From: Mies, Tim <tmies at illinois.edu> 
    Sent: Tuesday, February 7, 2023 1:50 PM
    To: Khanna, Madhu <khanna1 at illinois.edu>
    Cc: Bernacchi, Carl J <bernacch at illinois.edu>
    Subject: Energy Farm mini agrivoltaics

     

     

    Good Morning Madhu,

     

    I would like to update a bit on how this project might go forward, and ask for your thoughts on possible funding to complete this project (connect to campus grid).

     

    Carl to date has purchased 3 solar frames which can hold up to 72 of the size panel I have in storage (from the 2007 Solar Decathlon house).  Unfortunately I have only 40 panels, which will lead to a gaps in shading with only 12 panels per structure.

     

    My initial intention was to apply to SSC for funding to fill the space, purchase inverters, and hire electricians to connect to the campus grid.  This application would occur after the initial goal, shading research plots, is complete.

     

    Since this last email, I was contacted by Brent Lewis at F&S regarding potential surplus panels available immediately due to a demolition project under way for the failed building the panels connect to.  The picture below shows 60 panels of larger capacity (245 watt instead of 180) that would be able to fully populate the footprint of Carl’s frames.  In addition, there are inverters and ancillary connection parts that can likely be reused to allow these panels continued production on the campus grid.

     

    A ballpark estimate from F&S would be 5-10K to salvage all of the panels and equipment.   Do you think there would be support from Ehab to utilize carbon credit funds to at least salvage the panels and reinstall on the new frames?  I would be willing to apply to SSC again for the final connection if carbon funds could not cover this all.

     

    Please let me know if you have any additional questions or clarifications that we can provide.


    Best,
    Tim

     

  5. Draft Solar Farm 3.0 report - with questions

    Below is an email exchange between Morgan White and Tony Spurlock:

    Hi Ehab, Rob, and Tony,

     

    I’ve put the Solar Farm 3.0 slide show from Dec. 9 into the attached report. I referenced the slides with thumbnail images, and we could take some out and increase the size of some, depending on what we prefer to do.

     

    Tony, I would appreciate your assistance with filling in the UIC total contract costs.  I’ve included comments for each of the spaces where that info is needed.  Could you please also look at the other questions I commented.

     

    Rob, there are two questions that I hope you can help answer. 

    1. If we lease the land for the onsite solar option, can it still be "behind the meter"?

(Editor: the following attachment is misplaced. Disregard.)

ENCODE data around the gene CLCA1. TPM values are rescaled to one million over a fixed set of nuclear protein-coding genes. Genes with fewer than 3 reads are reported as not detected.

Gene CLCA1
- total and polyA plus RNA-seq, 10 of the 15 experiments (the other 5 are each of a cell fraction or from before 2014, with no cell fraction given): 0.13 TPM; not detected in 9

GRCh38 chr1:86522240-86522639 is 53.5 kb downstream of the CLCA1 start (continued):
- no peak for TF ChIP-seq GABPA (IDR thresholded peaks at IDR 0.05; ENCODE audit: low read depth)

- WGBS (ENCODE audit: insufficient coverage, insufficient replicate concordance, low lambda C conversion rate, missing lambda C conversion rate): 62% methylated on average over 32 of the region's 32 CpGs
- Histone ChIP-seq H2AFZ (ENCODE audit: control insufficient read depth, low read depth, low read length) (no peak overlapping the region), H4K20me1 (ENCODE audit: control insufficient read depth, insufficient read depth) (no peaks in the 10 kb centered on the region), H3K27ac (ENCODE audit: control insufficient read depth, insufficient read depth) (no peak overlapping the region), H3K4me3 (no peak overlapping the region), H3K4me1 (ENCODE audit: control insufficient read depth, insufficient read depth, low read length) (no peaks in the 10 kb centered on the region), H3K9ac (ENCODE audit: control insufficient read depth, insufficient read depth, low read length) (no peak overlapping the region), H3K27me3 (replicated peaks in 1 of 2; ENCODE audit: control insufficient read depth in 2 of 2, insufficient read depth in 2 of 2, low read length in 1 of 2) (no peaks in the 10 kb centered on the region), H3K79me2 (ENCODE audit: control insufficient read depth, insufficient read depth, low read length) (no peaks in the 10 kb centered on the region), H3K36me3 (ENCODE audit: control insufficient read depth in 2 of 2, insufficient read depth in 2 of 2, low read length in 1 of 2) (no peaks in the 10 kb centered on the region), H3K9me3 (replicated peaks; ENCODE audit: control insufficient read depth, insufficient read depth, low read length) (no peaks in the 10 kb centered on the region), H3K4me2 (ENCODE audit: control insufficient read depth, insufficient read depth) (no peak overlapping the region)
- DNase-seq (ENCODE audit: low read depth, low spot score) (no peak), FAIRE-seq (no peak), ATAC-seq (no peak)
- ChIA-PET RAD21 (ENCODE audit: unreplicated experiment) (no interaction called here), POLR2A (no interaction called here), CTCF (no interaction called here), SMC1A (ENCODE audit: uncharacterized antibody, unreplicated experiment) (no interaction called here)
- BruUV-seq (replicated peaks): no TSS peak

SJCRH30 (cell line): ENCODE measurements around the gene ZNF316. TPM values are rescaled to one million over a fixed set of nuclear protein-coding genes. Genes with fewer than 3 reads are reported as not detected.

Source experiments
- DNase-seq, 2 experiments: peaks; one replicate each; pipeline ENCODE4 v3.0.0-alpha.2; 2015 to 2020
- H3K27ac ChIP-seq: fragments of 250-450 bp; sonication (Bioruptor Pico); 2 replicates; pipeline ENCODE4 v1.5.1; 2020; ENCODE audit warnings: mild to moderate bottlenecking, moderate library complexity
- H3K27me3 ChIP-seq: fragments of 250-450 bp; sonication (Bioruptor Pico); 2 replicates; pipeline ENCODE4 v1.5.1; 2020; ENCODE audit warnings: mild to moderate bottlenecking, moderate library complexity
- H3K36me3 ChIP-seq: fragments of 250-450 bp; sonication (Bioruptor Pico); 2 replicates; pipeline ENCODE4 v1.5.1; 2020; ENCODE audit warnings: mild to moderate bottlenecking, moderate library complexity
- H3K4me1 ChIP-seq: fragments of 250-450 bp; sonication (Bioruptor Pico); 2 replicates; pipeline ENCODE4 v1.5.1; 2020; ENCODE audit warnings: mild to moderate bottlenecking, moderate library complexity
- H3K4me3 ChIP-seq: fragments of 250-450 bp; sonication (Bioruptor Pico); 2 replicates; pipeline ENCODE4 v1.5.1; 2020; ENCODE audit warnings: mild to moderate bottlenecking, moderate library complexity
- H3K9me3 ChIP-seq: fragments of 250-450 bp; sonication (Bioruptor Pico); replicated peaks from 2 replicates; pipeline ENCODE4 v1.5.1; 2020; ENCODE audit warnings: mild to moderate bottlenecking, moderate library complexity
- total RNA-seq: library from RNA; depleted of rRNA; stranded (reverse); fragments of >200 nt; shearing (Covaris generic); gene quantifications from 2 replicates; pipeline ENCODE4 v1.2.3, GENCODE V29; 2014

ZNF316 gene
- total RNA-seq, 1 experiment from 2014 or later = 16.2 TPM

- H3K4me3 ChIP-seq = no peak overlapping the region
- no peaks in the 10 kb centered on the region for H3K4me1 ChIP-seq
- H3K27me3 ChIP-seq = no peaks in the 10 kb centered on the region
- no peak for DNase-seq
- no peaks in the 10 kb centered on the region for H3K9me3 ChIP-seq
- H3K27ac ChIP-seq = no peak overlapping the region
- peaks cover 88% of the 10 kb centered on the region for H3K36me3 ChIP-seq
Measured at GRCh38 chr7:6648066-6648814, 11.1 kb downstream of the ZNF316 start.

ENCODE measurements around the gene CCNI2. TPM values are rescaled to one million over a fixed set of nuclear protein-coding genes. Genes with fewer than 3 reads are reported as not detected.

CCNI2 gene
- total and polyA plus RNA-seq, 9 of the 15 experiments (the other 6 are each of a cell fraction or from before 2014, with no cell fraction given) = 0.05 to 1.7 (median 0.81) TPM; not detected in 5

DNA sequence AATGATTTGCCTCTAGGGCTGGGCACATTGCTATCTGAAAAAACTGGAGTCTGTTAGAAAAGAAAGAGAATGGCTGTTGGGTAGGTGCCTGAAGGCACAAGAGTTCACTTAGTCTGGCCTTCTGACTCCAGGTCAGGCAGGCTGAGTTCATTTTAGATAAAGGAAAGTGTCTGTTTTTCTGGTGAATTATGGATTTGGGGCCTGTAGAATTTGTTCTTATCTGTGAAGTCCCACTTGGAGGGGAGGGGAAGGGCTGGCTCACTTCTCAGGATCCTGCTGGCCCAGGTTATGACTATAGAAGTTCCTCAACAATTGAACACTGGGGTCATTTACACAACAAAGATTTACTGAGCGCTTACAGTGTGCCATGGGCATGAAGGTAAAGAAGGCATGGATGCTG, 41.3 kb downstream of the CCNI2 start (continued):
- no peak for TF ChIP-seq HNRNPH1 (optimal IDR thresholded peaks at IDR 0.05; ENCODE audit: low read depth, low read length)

2. We currently conclude with this statement: “We feel that the hybrid option meets several goals as it has great savings potential, adds renewable energy to the regional MISO network, which supports our local provider Ameren, and directly increases the capacity of the network we use to purchase the balance between what we consume and what we produce at UIUC.”  Is a MISO project somewhere other than in Illinois going to support Ameren and increase the capacity of the network we use?

     

    Thanks,

    Morgan

    ---------------------------

    I added all of the UIC totals and attached the updated calculations.

     

    I do not think the hybrid option benefits Ameren (we are not taking additional delivery and it appears the new array would be outside the Ameren territory).

     

    Should we include a statement related to how this fits into our strategy?  Here is a thought to get the ball rolling.  “This hydrid option allows the University to continue its leadership in Sustainability by leveraging best practices and expanding its portfolio of renewable strategies that provide a more comprehensive approach to achieving carbon neutrality by 2050.”  

     

    Regards,

     

    Tony

     

  6. Campus Energy Student Video 2022

    In December of 2022 Aaryaman Patel, a Mechanical Engineering student, published a video for a competition through the International District Energy Association. The purpose of the video is to highlight energy systems within a University campus.

    Below is the link to his video:

    https://www.youtube.com/watch?v=PLrt4X0EOGA

     

  7. CIF Geothermal Exchange Borefield Information Resources

    Below is an email from Andrew Stumpf regarding the CIF's Geothermal Exhange Borefield.

    From: Stumpf, Andrew J <astumpf at illinois.edu>
    Sent: Monday, October 24, 2022 9:39 AM
    Subject: Re: CEE190 Instructor meeting

     

    Hi Eric,

     

    Yes. The report is available on IDEALS https://hdl.handle.net/2142/111796, so publicly available. Correct, John has been doing further study on the CIF building. He has been working with me on the research… his PhD exam is next Monday, so pretty busy. I’ve only had a brief tour of the mechanicals when it was first built, so I can’t really comment about the system inside. Dr. Tugce Baser in CEE tbaser at illinois.edu I believe received a more detailed tour, so you might want to reach out to her. Here is some information about the mechanicals published for an ASHRAE award the building received.

     

    Best,

    Andy